State trooper Josh Bentz said Saturday he was still investigating a spectacular wreck that sent a pickup truck over a 30-foot cliff on a switchback driveway near 9 Mile Haines Highway on April 26.
Resident Kayti Hicks, 29, suffered seven broken ribs, a punctured lung and a punctured pancreas and the 2007 Toyota Tacoma pickup she was driving was totaled. Rescuers and others who traced the trajectory of the wreck by tire tracks and wreckage left on the gravel road there said it could have been worse.
"She made the first corner, went off the road, landed on the second switchback, rolled over the edge of that and landed on the bottom," Bentz said. "Looking at the truck, I’m shocked she survived it."
Hicks was driving downhill and had gone around the first of three switchbacks when tire tracks showed her truck started to swerve. The rig landed on the driveway entrance only moments after neighbor Jessica Edwards – heading up the driveway – passed the same spot.
Edwards had her newborn daughter in the car and had turned up the first switchback when she came across a "big plume of dust." "I’m just glad no one was more seriously injured," Edwards said.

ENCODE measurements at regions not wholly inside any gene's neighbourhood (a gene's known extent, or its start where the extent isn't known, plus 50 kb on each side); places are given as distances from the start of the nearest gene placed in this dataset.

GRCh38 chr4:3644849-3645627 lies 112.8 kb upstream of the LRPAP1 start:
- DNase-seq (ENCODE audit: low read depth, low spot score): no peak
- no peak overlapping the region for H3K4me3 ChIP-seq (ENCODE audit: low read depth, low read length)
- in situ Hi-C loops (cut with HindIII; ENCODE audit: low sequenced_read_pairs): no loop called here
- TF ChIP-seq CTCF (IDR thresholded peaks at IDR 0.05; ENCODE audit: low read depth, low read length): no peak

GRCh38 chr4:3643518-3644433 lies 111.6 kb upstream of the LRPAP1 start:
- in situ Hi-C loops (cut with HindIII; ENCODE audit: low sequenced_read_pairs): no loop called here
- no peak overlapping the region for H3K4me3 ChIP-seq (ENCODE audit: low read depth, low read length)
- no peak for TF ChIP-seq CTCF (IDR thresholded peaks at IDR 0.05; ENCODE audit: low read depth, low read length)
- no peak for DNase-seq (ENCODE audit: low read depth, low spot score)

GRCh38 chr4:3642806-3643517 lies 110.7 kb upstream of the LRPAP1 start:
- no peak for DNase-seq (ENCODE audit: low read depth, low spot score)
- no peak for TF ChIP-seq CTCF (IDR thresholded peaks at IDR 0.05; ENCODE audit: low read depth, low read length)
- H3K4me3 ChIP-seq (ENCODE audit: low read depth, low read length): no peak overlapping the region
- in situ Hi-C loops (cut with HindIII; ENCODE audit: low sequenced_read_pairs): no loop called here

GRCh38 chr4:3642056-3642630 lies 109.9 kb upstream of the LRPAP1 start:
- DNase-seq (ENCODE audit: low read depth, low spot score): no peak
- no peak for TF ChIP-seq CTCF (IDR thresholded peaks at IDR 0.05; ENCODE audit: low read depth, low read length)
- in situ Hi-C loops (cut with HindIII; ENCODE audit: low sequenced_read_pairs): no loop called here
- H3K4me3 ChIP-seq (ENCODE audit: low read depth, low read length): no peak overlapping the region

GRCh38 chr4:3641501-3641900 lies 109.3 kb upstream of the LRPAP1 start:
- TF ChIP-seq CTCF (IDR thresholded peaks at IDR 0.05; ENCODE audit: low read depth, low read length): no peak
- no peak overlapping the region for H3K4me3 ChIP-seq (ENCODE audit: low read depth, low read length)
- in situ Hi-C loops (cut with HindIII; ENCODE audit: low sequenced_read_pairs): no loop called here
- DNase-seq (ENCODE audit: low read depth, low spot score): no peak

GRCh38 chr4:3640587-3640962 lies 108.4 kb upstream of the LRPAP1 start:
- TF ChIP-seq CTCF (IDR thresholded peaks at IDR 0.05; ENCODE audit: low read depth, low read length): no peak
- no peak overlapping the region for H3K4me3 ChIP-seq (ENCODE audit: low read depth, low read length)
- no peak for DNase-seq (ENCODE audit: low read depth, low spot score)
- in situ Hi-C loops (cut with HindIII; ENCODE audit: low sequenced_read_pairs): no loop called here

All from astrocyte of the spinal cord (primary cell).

In an interview, Hicks said the truck seemed to start speeding after she hit a bump. "I was trying to brake and keep it on the road."
Bentz said tire marks at the scene "looked like it was peeling out as it went off" the road the first time. "She said the car was hopping or lunging forward," the trooper said.
"The thing that makes this one interesting is no one really knows how it happened or why it happened," Bentz said.
"Part of the mystery is (Hicks) doesn’t really remember what happened. She made the corner and after that she doesn’t remember anything. It may have been a mechanical problem with the truck. She may have hit the gas instead of the brake. Or she may have been driving way too fast and blacked out. I don’t know," Bentz said.
Blood and urine samples taken from Hicks immediately after the accident found no alcohol, he said.
Hicks told the CVN the tire tracks indicated she overcorrected when the truck started "to act funny." Hicks said she’s driven tour buses for six years and is a careful driver. "It was shocking to not have more control. I can usually get a rig to respond. This one had a serious malfunction."
Hicks, who was not belted in, told the CVN she was thrown into the truck’s rear seat after the car left the road the first time. She said the side air bags deployed but not air bags in the front of the truck.
Hicks said she was researching whether the wreck may have been linked to a recall of malfunctioning Toyotas. Tacomas from 2007 have been identified as among vehicles with an accelerator that may become stuck due to contact with floor mats.
Trooper Bentz said he was looking into recall issues with the vehicle. He said he had not inspected the accelerator.